Yesterday’s judgment from the Competition Appeal Tribunal in London backs the British Office of Fair Trading’s (OFT) decision to investigate Ryanair’s 30% holding in Aer Lingus four years after the share purchase was completed.
Ryanair had argued the watchdog waited too long to start the probe.
The regulator began the investigation in October, saying it must examine if Ryanair’s Aer Lingus stake gives it “material influence” over a competitor’s commercial policy in a way that could lessen competition and raise prices for customers.
Ryanair sued in January to block the investigation.
After buying the stake in 2006, Ryanair mounted a public bid for the rest of Aer Lingus. In June 2007, the European Commission blocked the takeover.
Ryanair said it would appeal the decision.
Ryanair spokesman Stephen McNamara said the ruling “throws UK merger control regulation into disarray”.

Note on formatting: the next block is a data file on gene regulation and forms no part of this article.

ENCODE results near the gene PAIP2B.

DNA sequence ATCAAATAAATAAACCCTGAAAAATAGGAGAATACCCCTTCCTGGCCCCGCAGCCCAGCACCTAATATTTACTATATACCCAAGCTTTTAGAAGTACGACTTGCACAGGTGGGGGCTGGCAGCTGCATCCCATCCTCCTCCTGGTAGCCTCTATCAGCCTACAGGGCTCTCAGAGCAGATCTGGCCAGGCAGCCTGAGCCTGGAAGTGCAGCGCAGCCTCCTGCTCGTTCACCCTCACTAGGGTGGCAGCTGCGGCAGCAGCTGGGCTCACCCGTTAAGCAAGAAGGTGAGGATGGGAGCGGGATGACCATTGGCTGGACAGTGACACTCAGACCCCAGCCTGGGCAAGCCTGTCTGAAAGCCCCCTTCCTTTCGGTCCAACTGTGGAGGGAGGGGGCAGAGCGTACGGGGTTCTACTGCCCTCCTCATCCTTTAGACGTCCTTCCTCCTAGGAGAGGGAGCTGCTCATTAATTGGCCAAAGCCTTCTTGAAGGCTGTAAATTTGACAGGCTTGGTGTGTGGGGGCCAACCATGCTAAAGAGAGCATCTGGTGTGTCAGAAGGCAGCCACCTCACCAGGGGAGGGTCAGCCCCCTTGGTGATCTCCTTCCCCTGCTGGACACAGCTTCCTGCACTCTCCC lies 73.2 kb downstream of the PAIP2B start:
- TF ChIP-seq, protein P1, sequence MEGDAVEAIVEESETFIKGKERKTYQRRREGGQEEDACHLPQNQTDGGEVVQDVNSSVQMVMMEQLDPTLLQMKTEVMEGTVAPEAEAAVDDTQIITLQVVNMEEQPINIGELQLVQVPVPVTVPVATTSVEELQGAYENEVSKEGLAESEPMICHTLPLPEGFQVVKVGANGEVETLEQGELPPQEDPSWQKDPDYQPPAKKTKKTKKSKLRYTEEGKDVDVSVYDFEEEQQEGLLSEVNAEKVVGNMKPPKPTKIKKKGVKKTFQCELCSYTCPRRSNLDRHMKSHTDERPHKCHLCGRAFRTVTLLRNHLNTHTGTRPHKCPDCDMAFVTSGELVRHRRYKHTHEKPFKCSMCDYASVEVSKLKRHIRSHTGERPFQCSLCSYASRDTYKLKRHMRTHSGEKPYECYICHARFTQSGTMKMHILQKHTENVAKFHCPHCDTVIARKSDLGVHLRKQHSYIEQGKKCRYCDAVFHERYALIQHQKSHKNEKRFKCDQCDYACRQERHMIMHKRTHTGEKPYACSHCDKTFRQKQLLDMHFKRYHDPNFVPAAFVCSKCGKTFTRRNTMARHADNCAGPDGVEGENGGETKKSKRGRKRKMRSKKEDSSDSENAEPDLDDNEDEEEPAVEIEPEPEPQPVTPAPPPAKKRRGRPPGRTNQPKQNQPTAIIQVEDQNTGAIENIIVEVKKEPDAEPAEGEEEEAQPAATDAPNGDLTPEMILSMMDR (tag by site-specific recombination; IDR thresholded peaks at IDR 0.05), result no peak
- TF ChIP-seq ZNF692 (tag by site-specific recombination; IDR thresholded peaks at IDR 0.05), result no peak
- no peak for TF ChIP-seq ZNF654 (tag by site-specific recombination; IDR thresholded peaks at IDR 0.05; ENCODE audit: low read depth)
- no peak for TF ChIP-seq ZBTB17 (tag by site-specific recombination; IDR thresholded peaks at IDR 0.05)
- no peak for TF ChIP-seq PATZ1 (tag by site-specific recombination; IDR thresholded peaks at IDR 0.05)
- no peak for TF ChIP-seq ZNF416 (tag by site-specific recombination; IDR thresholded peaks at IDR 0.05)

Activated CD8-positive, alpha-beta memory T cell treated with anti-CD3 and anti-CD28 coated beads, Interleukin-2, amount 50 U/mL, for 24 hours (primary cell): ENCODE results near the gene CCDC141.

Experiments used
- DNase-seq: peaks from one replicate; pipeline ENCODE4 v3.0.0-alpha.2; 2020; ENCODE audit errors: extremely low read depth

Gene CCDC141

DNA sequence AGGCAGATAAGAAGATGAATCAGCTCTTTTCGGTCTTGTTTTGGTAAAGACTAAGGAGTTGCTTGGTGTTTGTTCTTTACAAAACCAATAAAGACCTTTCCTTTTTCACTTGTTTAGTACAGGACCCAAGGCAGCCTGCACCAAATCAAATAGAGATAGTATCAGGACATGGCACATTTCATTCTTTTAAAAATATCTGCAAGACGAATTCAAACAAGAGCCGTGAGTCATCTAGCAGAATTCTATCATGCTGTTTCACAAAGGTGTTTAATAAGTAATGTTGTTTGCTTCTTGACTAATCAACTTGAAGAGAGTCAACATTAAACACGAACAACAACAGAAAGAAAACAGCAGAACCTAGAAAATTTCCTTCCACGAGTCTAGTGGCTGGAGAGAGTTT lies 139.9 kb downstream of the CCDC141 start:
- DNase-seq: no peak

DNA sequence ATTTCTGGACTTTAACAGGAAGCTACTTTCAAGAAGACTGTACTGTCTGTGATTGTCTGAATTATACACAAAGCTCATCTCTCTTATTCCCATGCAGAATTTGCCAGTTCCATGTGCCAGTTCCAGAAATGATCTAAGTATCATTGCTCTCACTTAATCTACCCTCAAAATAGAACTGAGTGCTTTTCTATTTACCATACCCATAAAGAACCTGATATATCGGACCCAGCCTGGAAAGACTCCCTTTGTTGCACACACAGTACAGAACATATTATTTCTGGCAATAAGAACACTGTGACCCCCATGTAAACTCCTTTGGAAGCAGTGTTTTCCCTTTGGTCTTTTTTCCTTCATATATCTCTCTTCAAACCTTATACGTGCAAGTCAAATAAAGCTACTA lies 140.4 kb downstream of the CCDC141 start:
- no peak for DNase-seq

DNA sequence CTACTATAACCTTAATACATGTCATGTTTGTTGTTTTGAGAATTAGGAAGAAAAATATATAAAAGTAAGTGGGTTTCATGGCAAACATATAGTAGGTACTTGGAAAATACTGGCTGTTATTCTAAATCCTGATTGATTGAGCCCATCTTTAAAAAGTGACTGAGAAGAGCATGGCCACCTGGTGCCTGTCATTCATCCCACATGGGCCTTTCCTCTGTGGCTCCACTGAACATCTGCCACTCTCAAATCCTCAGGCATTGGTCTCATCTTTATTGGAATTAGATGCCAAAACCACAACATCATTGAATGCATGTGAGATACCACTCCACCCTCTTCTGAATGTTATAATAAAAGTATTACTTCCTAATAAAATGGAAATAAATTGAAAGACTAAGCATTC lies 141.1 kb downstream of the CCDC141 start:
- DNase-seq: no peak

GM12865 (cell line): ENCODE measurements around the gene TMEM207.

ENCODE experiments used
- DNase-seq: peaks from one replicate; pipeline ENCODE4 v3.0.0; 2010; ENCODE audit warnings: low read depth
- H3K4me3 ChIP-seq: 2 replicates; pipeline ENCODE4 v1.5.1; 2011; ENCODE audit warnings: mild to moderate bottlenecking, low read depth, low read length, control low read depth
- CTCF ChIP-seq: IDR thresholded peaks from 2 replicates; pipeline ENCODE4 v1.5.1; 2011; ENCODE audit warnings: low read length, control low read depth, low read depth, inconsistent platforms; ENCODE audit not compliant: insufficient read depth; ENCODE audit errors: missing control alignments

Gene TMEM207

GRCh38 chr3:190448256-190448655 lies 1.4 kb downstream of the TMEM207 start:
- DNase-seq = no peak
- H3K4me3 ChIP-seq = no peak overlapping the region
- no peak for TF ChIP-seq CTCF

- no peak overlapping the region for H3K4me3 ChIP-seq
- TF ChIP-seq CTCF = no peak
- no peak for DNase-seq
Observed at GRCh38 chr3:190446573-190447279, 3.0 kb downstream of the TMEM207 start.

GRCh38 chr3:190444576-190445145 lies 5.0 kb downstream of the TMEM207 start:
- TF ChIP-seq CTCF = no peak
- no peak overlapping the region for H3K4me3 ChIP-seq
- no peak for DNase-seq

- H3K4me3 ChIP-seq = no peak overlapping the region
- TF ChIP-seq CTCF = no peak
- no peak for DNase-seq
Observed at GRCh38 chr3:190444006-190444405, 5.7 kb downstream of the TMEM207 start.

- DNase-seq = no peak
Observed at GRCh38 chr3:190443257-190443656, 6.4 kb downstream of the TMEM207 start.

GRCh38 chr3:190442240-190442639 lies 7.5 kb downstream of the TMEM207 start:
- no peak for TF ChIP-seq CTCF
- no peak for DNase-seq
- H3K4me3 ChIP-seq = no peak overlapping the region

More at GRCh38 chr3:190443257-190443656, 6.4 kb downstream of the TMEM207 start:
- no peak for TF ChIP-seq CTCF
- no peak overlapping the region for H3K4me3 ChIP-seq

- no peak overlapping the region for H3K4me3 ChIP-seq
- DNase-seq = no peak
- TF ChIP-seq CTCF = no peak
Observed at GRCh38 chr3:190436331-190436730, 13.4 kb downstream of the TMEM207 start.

“Now, instead of the certainty that the OFT must act within four months of a European Commission decision, it appears that the OFT can wait for up to nine years.”
Angus Coulter, a competition lawyer at Hogan Lovells, said the ruling was an “immediate win” for the fair trading office.
“The question about when the OFT should have stepped in has been answered, despite the OFT bending over backwards to avoid conflict with the EU and waiting four years to step in, the judgment confirms that they were right to wait,” Mr Coulter said.
“Ryanair argued that it needs more certainty than that — but this has fallen on deaf ears.”
Aer Lingus also appealed, challenging the commission’s decision not to force Ryanair to divest its minority holding.
In July 2010, the European General Court ruled the Brussels-based regulator couldn’t force a divestment when a minority stake doesn’t give “decisive influence” over a company.
The “commission blocked the Ryanair takeover of Aer Lingus more than four years ago, therefore it is incomprehensible that they have been allowed to remain on our share register,” Aer Lingus said.